Earlier this year, YouTube turned seven years old – and what a seven years it has been. Starting with a 19 second clip of YouTube co-founder Jawed Karim at the zoo, YouTube soon went on to become the definitive platform for all video content globally, with approximately 60 hours of video being uploaded every minute; that’s one hour of content per second. Below are three things that came about as a result of YouTube’s all-encompassing appeal.
Want to learn how to use Photoshop? Play the guitar? Do your makeup like Angelina Jolie? Tie a Windsor knot? There are tutorials for just about everything these days; kids and adults alike can enjoy the benefits of practical learning at home, whether it be brushing up on their French or baking the perfect cake.
YouTube is also an incredibly effective forum for consumers; anybody can review the latest iPhone or Blackberry. More and more companies are getting in on the act too, posting FAQ and product guide videos as a means toreach out to clients and strengthen their brand. It also doesn’t hurt that, since YouTube is now a Google subsidiary, videos are becoming an increasingly important factor in search engine optimisation.
Remember a couple of years ago, when “going viral” was a more or less meaningless phrase? Now it’s a popular digital marketing strategy. Bands such as OK Go, Flight of the Concords and The Lonely Island owe a large portion of their success to the wildfire popularity of their music videos; there was a time when no Facebook or MySpace wall was complete without an embedded clip. Many businesses have taken note and jumped on the novelty video bandwagon, launching video campaigns which are amusing, engaging, and often simply bizarre.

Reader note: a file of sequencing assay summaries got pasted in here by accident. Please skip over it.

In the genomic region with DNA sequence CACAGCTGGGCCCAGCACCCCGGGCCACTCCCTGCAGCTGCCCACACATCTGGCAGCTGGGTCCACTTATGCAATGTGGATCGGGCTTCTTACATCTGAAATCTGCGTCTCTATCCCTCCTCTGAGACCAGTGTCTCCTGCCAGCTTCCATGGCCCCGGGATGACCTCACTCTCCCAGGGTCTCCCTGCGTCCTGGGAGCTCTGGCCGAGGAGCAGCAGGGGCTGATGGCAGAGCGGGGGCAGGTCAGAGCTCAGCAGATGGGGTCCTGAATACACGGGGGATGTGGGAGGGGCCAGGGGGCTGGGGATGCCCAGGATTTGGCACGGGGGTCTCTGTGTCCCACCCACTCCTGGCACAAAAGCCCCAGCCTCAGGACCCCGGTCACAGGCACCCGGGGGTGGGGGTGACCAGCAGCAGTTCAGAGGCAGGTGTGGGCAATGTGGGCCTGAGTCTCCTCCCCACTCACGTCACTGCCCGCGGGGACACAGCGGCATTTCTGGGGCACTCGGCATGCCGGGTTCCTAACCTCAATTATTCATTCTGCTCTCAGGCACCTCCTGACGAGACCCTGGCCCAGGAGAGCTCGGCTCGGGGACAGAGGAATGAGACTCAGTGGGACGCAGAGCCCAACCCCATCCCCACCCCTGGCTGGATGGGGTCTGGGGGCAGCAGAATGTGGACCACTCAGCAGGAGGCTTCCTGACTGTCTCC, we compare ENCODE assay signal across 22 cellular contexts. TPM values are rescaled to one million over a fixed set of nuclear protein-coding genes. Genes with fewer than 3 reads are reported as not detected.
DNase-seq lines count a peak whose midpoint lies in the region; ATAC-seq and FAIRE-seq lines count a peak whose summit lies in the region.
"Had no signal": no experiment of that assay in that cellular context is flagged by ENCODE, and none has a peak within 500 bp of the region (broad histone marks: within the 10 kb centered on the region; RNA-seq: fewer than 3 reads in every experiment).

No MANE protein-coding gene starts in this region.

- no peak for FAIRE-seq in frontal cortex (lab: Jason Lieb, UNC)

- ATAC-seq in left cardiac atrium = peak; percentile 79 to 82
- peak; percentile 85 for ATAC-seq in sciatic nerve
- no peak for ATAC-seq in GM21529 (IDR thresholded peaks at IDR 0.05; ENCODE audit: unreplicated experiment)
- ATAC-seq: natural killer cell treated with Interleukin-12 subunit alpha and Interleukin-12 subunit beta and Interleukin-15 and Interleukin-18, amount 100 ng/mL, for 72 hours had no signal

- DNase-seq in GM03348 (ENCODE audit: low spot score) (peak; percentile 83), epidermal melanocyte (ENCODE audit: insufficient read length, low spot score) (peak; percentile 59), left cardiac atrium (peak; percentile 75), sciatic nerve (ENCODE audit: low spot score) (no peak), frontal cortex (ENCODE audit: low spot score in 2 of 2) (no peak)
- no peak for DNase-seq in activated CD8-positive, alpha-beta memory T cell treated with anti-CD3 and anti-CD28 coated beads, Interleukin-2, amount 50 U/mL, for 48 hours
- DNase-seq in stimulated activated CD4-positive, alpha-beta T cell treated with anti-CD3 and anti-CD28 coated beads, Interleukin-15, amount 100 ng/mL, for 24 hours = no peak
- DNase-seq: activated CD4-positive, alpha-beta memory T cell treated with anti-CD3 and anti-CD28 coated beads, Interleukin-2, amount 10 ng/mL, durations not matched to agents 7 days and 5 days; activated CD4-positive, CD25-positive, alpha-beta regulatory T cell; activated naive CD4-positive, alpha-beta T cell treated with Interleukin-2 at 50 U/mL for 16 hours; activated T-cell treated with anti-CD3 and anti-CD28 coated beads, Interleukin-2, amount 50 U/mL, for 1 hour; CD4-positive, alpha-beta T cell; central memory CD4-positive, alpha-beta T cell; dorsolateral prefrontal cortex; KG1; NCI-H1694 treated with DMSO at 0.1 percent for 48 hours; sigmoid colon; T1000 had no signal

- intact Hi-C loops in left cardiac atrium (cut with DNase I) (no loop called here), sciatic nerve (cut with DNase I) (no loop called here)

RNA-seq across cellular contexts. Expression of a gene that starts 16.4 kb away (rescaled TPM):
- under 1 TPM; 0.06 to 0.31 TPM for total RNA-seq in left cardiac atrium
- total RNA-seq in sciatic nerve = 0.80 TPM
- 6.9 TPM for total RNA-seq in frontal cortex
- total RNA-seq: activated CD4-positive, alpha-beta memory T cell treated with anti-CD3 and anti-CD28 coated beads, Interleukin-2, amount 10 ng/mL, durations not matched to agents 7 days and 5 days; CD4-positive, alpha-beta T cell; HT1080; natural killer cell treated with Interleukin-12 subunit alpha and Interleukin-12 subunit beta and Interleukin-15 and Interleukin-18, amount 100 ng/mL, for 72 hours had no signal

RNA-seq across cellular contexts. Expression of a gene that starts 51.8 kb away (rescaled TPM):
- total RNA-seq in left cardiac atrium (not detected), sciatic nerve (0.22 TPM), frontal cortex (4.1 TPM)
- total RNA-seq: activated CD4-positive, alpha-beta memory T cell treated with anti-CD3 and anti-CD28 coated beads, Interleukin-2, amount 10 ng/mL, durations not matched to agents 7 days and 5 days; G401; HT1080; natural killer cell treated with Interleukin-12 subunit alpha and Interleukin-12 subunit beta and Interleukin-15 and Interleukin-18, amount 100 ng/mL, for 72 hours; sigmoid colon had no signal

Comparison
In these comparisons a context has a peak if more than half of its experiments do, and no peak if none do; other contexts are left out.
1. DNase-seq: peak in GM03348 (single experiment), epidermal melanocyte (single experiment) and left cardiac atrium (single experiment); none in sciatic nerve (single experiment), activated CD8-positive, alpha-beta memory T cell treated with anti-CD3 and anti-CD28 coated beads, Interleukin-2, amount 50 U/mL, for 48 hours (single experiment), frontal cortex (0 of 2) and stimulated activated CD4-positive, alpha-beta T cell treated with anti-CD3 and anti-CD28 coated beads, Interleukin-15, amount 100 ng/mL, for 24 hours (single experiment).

Not so long ago, it took studio backing, a team of writers and at least a few C-List celebrities to make a TV show. Now, anybody with a little creativity can do it. “The Guild”, a low-budget comedy set in the online gaming community, is now in its fifth season, and series creator Felicia Day has gone on to launch her own YouTube channel, Geek & Sundry. But the webseries is not just a last resort for underdogs – even TV powerhouse Joss Whedon has worked in the medium, writing 2009’s incredibly popular miniseries “Dr Horrible’s Sing-Along Blog” starring Neil Patrick Harris.
Television studios have recognised the appeal of drama and comedy that can be produced on the cheap and distributed instantly to a global viewer base. Across the pond, the US network HBO invests in additional content, posting special behind-the-scenes footage to create buzz for the new season of Game Of Thrones, and treating True Blood fans to clips from Jessica’s video diary. Closer to home, the BBC website preceded each new episode of Doctor Who in 2011 with a short online prologue.
So, to summarise: not a bad legacy for a technology venture which began with a 19-second video entitled “Me At The Zoo”. And we haven’t even got onto the funny pet videos.